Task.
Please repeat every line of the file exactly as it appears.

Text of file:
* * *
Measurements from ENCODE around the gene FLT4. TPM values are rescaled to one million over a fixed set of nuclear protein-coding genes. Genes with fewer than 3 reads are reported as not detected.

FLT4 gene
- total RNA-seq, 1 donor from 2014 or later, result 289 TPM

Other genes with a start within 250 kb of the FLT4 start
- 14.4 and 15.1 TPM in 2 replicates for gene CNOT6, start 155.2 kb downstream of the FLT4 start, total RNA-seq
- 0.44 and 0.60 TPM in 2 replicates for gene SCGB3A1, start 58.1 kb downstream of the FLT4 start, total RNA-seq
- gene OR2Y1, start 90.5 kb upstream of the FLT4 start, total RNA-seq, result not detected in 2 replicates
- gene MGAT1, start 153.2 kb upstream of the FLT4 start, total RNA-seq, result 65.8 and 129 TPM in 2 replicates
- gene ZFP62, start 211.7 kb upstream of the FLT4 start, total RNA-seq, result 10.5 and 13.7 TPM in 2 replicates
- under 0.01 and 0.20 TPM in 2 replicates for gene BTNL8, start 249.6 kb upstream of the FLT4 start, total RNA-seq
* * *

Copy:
Measurements from ENCODE around the gene FLT4. TPM values are rescaled to one million over a fixed set of nuclear protein-coding genes. Genes with fewer than 3 reads are reported as not detected.

FLT4 gene
- total RNA-seq, 1 donor from 2014 or later, result 289 TPM

Other genes with a start within 250 kb of the FLT4 start
- 14.4 and 15.1 TPM in 2 replicates for gene CNOT6, start 155.2 kb downstream of the FLT4 start, total RNA-seq
- 0.44 and 0.60 TPM in 2 replicates for gene SCGB3A1, start 58.1 kb downstream of the FLT4 start, total RNA-seq
- gene OR2Y1, start 90.5 kb upstream of the FLT4 start, total RNA-seq, result not detected in 2 replicates
- gene MGAT1, start 153.2 kb upstream of the FLT4 start, total RNA-seq, result 65.8 and 129 TPM in 2 replicates
- gene ZFP62, start 211.7 kb upstream of the FLT4 start, total RNA-seq, result 10.5 and 13.7 TPM in 2 replicates
- under 0.01 and 0.20 TPM in 2 replicates for gene BTNL8, start 249.6 kb upstream of the FLT4 start, total RNA-seq